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Pascal Hartig
Software Engineer at Twitter; Contributer to TodoMVC, TasteJS, Yeoman
Software Engineer at Twitter; Contributer to TodoMVC, TasteJS, Yeoman


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I've been playing with the location APIs and ran into an issue with my physical Google Home that doesn't happen on the simulator. I've left some more details here:

Has anyone else seen this?

How do I whitelist my action for British English?

I have an action that already works for US English but when I change my Google Home to British English and try to activate it, I get the response "Sorry, but [name] isn't available in British English.".

Disable voice interpolation?

I've got a bot that provide train departure times in London. One of the possible responses is "District Line train to Richmond in 2 minutes."

Now, some part of the pipeline tries to be clever and pronounces "Richmond in" as "Richmond, Indiana". I use a simple string from my fulfillment service under `fulfillment.speech`.

How do I prevent this from happening?

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In this video, +Colt McAnlis​​ gives a refreshingly candid take on the enum "problem". Almost everything about this video is fantastic. Almost. Watch it before reading more, because it does a great job of outlining the pros and cons of enum usage:

Ok. So what's wrong here?

In the middle of the video an absolutely ridiculous and sensational number is dropped whose sole purpose is to create a shock-statistic which leads to an incorrect perception of an enum's effect: 2556 bytes.

What app, in the entire history of apps written for Android, has ever had a dex size of 2556 bytes? Zero. Not one. Ever.

The video goes on to show that adding an enum bloats this fictitious app to a whopping 4188 bytes. Why that's basically 2x. I added a single enum and my app doubled in size!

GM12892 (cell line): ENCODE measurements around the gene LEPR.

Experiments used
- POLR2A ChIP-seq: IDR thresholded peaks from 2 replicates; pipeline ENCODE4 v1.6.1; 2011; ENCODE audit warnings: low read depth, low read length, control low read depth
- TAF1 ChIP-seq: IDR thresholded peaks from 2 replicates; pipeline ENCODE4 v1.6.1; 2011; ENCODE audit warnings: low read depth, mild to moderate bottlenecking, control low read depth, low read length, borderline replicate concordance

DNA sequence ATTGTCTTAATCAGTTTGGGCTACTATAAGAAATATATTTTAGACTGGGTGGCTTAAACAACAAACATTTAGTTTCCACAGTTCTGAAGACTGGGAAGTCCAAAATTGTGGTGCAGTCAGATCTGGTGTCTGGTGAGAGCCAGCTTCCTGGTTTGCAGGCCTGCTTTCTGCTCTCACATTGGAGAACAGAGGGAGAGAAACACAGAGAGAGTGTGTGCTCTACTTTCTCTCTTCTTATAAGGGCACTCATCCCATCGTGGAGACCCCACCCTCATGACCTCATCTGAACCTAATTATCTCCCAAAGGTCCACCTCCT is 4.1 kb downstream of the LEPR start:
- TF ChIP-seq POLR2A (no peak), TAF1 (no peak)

Open Android Studio, go to File > New Project, select a minSdk of 16, select a 'Blank Activity' template, and click Finish. On a clean compile, how large is the dex file of this completely empty app? Two million, five-hundred and sixteen thousand, five-hundred and eighty-two bytes. That's 2,512,582 bytes. 1000x times larger than the "base" example used in the video.

Of course, this size stems from the default dependency of the extremely-useful AppCompat which in turn depends on the also useful fat cow support-v4. If you remove these two dependencies, what does our dex size become? The answer may surprise you: who cares? It's an empty app.

Even if this library-free app perfectly matches up to 2556 bytes as mentioned in the video then adding an enum is completely justified as it would be the only thing in the app.

Whatever random SHA of Square Cash I have sitting on my machine currently clocks in at 6.4MB of dex. How much of that is from enums? Maybe it's 0.01MB. Or maybe it's 0.001MB.

Like I said, this video presents the pros and cons of using enums accurately and does show the relative size difference which is what is important. It is a good video. But, the overall dex size comparison is needless and serves only to mislead you to believe the impact is greater than it really is which just destroys all that credibility it built.